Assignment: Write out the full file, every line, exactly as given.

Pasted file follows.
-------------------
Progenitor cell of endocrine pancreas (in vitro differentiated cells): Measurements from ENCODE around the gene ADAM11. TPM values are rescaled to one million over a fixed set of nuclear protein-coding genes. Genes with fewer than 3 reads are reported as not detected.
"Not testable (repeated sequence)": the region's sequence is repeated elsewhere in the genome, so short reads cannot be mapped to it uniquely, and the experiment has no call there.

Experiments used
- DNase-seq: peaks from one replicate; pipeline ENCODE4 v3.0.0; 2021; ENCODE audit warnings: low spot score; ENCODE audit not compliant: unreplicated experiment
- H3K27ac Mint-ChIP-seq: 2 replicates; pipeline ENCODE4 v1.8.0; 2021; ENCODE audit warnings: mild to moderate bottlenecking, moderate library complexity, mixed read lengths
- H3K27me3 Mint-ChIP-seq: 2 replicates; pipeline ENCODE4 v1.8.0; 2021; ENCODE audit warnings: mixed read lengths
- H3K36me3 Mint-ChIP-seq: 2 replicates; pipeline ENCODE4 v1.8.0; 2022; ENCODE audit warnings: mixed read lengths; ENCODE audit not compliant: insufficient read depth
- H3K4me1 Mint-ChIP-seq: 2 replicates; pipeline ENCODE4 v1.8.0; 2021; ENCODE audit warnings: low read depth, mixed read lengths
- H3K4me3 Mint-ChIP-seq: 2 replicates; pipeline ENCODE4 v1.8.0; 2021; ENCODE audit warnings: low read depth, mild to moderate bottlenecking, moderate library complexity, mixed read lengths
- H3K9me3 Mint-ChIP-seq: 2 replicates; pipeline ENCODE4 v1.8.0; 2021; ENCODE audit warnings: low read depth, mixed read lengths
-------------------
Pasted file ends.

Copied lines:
Progenitor cell of endocrine pancreas (in vitro differentiated cells): Measurements from ENCODE around the gene ADAM11. TPM values are rescaled to one million over a fixed set of nuclear protein-coding genes. Genes with fewer than 3 reads are reported as not detected.
"Not testable (repeated sequence)": the region's sequence is repeated elsewhere in the genome, so short reads cannot be mapped to it uniquely, and the experiment has no call there.

Experiments used
- DNase-seq: peaks from one replicate; pipeline ENCODE4 v3.0.0; 2021; ENCODE audit warnings: low spot score; ENCODE audit not compliant: unreplicated experiment
- H3K27ac Mint-ChIP-seq: 2 replicates; pipeline ENCODE4 v1.8.0; 2021; ENCODE audit warnings: mild to moderate bottlenecking, moderate library complexity, mixed read lengths
- H3K27me3 Mint-ChIP-seq: 2 replicates; pipeline ENCODE4 v1.8.0; 2021; ENCODE audit warnings: mixed read lengths
- H3K36me3 Mint-ChIP-seq: 2 replicates; pipeline ENCODE4 v1.8.0; 2022; ENCODE audit warnings: mixed read lengths; ENCODE audit not compliant: insufficient read depth
- H3K4me1 Mint-ChIP-seq: 2 replicates; pipeline ENCODE4 v1.8.0; 2021; ENCODE audit warnings: low read depth, mixed read lengths
- H3K4me3 Mint-ChIP-seq: 2 replicates; pipeline ENCODE4 v1.8.0; 2021; ENCODE audit warnings: low read depth, mild to moderate bottlenecking, moderate library complexity, mixed read lengths
- H3K9me3 Mint-ChIP-seq: 2 replicates; pipeline ENCODE4 v1.8.0; 2021; ENCODE audit warnings: low read depth, mixed read lengths